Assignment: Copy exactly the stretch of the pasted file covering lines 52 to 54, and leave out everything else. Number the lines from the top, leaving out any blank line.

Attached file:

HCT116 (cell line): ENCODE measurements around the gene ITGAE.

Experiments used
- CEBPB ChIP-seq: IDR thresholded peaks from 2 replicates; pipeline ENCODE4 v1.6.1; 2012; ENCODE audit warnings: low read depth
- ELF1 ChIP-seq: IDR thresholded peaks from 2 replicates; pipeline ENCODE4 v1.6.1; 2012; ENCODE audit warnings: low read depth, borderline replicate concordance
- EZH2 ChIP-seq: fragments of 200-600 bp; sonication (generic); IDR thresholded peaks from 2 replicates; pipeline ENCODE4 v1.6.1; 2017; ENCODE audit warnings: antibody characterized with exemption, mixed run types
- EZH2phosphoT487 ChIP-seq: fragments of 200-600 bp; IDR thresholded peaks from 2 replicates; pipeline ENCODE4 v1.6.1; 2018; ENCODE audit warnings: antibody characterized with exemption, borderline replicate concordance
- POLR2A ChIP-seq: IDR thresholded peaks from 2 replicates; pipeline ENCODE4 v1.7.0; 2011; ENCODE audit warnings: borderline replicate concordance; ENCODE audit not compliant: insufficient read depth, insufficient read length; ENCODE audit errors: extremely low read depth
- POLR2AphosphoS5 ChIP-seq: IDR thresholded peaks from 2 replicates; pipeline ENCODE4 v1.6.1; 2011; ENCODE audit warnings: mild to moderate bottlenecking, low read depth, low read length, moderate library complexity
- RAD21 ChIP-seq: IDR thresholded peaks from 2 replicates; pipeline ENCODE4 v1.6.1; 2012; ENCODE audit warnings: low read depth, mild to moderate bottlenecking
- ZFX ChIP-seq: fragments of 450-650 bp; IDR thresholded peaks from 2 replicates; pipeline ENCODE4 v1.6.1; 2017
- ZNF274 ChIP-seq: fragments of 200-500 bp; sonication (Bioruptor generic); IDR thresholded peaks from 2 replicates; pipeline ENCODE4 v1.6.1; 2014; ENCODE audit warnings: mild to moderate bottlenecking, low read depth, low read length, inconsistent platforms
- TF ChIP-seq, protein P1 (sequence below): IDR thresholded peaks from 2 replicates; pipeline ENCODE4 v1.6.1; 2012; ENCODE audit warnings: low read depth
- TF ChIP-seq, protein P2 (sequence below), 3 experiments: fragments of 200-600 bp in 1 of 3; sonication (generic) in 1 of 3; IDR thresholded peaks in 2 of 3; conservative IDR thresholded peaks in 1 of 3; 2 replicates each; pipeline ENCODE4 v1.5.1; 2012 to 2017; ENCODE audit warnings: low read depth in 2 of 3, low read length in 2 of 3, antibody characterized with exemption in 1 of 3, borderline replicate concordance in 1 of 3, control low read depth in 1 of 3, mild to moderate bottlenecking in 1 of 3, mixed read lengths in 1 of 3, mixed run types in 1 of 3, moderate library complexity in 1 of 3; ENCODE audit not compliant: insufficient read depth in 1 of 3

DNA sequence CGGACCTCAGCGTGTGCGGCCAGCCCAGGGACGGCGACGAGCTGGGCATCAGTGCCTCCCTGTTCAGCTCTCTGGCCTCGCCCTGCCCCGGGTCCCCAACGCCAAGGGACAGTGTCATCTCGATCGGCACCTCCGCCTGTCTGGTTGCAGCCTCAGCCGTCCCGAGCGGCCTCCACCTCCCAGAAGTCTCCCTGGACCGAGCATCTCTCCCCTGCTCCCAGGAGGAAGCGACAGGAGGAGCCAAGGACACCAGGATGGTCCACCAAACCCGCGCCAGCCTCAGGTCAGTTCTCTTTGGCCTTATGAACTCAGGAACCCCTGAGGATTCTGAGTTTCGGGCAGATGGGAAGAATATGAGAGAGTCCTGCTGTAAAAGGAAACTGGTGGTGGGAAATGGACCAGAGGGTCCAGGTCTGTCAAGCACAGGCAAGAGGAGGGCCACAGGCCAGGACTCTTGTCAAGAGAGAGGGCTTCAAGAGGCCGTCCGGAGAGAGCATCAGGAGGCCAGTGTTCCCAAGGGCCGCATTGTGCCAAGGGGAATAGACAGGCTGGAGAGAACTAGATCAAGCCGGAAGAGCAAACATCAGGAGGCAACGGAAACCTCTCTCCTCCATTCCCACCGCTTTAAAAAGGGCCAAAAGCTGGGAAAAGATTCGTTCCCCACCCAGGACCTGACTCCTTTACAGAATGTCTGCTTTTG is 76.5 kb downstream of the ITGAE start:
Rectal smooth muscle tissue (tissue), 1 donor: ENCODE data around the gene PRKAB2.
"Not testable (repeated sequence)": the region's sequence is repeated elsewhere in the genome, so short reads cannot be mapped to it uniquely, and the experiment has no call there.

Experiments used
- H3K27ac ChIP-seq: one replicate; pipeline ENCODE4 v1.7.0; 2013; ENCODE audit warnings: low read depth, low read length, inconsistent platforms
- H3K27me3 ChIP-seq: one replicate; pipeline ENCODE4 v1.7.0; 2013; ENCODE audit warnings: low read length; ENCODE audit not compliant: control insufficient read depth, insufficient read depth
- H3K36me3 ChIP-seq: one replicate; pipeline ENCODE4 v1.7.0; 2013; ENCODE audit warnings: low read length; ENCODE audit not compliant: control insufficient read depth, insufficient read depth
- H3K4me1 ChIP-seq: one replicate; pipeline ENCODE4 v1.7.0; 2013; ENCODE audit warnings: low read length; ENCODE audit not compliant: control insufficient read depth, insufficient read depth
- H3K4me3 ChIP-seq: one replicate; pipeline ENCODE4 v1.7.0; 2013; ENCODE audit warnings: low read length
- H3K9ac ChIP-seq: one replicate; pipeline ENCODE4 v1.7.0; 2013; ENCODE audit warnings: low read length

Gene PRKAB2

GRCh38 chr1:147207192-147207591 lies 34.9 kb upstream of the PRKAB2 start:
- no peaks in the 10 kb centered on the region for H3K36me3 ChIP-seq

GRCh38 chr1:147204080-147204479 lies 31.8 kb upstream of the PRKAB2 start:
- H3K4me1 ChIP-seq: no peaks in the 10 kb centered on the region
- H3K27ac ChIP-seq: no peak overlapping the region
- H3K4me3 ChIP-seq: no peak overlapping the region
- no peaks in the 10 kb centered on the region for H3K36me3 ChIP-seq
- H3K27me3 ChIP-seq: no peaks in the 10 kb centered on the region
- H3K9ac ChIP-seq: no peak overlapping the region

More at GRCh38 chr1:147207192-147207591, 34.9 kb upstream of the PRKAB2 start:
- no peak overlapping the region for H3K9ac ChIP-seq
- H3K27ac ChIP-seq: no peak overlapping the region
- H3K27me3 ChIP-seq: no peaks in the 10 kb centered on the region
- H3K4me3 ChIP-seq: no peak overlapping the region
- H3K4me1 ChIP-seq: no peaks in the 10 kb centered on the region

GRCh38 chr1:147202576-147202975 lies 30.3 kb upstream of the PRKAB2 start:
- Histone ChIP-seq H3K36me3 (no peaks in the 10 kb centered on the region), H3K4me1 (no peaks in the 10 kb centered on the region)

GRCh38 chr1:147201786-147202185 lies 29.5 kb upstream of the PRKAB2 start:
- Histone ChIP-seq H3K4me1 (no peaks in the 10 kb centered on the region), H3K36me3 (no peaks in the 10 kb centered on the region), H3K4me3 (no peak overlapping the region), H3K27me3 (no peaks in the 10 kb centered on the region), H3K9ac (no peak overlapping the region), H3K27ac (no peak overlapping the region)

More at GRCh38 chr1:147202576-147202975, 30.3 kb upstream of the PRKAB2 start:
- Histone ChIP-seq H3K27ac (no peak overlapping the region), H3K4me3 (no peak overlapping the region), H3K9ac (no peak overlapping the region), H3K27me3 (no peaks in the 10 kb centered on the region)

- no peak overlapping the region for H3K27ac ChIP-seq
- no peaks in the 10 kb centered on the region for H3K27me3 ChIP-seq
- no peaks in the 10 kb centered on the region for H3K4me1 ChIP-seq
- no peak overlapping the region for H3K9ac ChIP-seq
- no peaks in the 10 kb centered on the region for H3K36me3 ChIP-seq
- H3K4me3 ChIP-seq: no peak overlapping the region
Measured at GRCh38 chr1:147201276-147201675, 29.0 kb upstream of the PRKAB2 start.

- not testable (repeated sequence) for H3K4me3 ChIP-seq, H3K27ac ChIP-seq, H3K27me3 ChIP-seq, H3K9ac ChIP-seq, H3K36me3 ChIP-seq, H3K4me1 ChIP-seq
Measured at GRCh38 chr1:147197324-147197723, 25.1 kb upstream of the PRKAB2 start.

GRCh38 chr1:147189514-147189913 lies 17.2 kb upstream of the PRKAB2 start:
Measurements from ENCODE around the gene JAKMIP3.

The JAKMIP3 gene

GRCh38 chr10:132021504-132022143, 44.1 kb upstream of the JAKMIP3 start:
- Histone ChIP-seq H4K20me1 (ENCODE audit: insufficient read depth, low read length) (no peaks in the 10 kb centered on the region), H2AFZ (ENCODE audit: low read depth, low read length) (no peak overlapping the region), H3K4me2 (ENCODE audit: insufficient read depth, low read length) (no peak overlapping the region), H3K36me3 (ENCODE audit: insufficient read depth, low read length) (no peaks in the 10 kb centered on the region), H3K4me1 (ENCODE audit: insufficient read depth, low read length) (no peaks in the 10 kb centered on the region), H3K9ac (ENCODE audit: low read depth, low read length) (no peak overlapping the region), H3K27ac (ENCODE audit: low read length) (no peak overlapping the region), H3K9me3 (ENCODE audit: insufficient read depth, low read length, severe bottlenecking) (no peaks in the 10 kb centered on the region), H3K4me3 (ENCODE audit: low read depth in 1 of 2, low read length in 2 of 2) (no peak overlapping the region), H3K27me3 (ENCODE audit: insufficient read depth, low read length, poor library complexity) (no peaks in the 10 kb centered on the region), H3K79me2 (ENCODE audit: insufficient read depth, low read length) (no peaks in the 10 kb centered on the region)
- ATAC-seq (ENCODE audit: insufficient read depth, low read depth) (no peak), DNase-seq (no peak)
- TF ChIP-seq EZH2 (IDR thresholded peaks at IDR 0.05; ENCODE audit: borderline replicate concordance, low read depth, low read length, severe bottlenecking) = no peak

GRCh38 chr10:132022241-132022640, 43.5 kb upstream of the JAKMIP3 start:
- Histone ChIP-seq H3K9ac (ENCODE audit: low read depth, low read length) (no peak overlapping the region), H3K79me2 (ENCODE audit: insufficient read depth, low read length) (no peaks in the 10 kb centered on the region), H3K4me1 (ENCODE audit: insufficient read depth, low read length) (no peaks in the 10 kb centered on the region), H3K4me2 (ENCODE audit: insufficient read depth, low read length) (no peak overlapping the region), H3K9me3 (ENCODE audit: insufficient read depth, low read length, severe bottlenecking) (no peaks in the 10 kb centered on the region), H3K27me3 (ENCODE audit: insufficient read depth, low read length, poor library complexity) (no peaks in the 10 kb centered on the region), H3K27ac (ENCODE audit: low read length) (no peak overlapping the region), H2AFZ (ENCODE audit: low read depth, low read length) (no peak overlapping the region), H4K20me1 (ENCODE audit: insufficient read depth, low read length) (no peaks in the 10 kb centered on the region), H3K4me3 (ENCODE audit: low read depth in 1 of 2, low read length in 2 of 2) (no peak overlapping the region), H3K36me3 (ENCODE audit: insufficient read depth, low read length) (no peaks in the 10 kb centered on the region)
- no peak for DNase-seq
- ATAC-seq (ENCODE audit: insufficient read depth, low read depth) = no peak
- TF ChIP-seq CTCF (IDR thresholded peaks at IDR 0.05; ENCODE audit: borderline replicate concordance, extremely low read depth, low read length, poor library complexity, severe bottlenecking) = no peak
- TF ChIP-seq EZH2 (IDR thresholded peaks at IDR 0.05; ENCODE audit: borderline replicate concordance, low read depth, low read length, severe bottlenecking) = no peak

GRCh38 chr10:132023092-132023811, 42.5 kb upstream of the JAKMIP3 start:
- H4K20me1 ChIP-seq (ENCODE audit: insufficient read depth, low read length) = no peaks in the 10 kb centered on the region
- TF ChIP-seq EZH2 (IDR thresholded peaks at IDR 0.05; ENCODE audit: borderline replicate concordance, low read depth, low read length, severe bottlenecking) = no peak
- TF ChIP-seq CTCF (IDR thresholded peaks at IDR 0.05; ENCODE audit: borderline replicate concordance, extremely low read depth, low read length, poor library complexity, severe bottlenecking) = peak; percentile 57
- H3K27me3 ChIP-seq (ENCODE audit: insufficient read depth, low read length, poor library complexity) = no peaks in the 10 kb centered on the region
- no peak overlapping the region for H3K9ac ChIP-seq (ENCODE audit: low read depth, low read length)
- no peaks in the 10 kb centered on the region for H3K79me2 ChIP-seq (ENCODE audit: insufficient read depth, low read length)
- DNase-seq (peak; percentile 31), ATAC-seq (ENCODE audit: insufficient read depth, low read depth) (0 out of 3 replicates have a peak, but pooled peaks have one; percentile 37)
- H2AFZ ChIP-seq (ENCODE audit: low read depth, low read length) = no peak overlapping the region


Measured at GRCh38 chr1:147201276-147201675, 29.0 kb upstream of the PRKAB2 start.

- not testable (repeated sequence) for H3K4me3 ChIP-seq, H3K27ac ChIP-seq, H3K27me3 ChIP-seq, H3K9ac ChIP-seq, H3K36me3 ChIP-seq, H3K4me1 ChIP-seq
Measured at GRCh38 chr1:147197324-147197723, 25.1 kb upstream of the PRKAB2 start.